Immediately thereafter the guitarman rings the second time ( <img> ; FC) and surprises with a beautiful solo, this time on the acoustic guitar. The ex-Dinosaur Jr. head gives an idea of his infinite chord cosmos, that remains naturally very strongly connected to his past. And nevertheless: What is to be heard on the new album, pleases. It’s not highly innovative, but the atmosphere created by J Mascis takes effect. You can’ find very often the condition of weightlessness and of boundless freedom, in a marvelously unlofty arranged and integrated into a rock context as on "Free so Free". Valeska Bogatzke
valuation: 8 points out of twelve
<small>[ 10-21-2002, 05:27 PM: Message edited by: Flying Cloud ]</small>October 21, 2002 at 7:24 pm #57730
here’s the last one (at least for today <img> ):
freenet.de album review, and like I said before, the same review can be found in many other German online magazines, too.
It exaggerates at some points, but it shows some creativity, too <img>
*****One thing right at the start: For me, "Free so Free" is one of the best Dinosaur records ever. Even if the whole thing is now called "J Mascis + the Fog (since the release of "More Light"), nevertheless it still contains the far and broad beloved Dino and that is fine. Since J. Mascis found his unmistakable style regarding singing, songwriting and guitar playing with the phantasic second Dinosaur (jr.) record "You’re Living All Over Me" and the associated monster single "Little Fury Things", I pursue the development of this selfmade god of strings who was born as an American hillbilly and I can’t actually remember a bad record under the Dino seal of quality. Surely, not each of them has been continuously as convincing as "You’re.." or as the chart breaker ( <img> ) "Freakscene", but at least one hit is actually to be found on each album. The remainder was at least o.k. to very much o.k. and had this unmistakable Mascis thing. It’s a mixture out of hard and rocking but nevertheless very fragile, out of melancholic and nevertheless carrying away and well hidden good mood.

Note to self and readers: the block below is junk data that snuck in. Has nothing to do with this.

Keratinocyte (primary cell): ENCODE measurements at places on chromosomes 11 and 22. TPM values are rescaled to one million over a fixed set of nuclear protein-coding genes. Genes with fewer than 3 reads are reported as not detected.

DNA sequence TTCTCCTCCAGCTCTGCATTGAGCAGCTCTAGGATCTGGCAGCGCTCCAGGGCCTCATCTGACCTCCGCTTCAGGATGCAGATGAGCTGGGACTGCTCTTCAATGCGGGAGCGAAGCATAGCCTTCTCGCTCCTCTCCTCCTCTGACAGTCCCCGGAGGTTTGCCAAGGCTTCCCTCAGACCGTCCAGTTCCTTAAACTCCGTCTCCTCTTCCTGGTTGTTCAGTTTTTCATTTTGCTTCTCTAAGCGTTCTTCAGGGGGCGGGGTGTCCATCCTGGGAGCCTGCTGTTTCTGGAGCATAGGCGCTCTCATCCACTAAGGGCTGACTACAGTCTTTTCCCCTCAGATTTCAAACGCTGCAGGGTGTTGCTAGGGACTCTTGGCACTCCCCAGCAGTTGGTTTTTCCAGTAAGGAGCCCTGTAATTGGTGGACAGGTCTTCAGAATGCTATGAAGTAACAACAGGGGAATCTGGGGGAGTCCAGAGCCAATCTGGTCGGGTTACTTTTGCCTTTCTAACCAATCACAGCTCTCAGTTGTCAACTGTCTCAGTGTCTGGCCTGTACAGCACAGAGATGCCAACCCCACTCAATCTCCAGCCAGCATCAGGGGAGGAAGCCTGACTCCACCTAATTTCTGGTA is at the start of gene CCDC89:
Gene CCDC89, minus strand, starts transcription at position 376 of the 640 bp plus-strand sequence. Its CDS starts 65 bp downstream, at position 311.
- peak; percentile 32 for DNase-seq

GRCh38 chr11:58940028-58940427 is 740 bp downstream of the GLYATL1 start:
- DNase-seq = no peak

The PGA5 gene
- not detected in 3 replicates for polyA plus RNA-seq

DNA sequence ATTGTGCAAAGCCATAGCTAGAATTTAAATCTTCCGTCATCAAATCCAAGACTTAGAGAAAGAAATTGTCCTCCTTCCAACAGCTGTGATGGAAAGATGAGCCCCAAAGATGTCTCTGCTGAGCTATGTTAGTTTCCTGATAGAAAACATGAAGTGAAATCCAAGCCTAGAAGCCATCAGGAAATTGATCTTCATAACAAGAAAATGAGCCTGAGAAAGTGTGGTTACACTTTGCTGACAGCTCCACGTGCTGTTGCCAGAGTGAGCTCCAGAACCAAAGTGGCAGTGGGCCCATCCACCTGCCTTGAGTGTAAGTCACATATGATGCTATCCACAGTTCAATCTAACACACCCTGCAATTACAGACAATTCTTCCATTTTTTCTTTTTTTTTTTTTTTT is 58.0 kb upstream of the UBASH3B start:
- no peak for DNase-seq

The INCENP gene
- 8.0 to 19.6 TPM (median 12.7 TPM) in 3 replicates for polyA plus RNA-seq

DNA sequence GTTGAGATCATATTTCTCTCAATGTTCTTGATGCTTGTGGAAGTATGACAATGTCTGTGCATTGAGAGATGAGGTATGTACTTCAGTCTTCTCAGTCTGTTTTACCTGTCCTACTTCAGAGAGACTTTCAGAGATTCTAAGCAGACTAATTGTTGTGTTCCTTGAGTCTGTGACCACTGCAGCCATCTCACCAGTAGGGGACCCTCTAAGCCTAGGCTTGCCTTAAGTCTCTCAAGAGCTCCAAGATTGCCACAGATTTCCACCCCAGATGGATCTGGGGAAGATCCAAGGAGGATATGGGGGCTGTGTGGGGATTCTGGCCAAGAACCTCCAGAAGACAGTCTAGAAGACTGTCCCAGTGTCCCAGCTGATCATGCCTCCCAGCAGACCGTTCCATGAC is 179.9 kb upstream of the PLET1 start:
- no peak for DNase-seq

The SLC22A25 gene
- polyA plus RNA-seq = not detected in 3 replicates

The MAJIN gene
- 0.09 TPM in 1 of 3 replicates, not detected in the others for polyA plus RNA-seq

And "Free so Free" stands exactly in this tradition, a typical J.M. record with wicked guitar solos which make hobby guitarists cry, and with tunes, so crazily simple and crazily beautiful without ever slipping into boring easy listening. In addition the croaking nasal voice, which one can distinguish among thousands of singers, always a breath besides the tone, apparently. And this time again with an astonishing variety of hit songs. Where only does the guy take all those terrific songs from?
Right at the start it’s rattling beautifully with "Freedom", pop and rock and underground in a familiar and confident unity. The second track ("If That’s How It’s Gotta Be") is my personal favorite, a – well, ballad at first only with vocals and with an acoustic guitar that whines softly in the background, until suddenly there comes a break and the song grabs you powerfully. Well, then he shows his masterly skills: he shows himself and us how to rock. Woah and wow. With the title song, also an outstanding track, and "Someone Said" there are two calmer songs, the remainder is held in the usual J. Mascis pace. A longplayer which one can listen to completely without without skipping and yawning. As a worthy conclusion of the whole thing, there is "Outside", another catchy tune.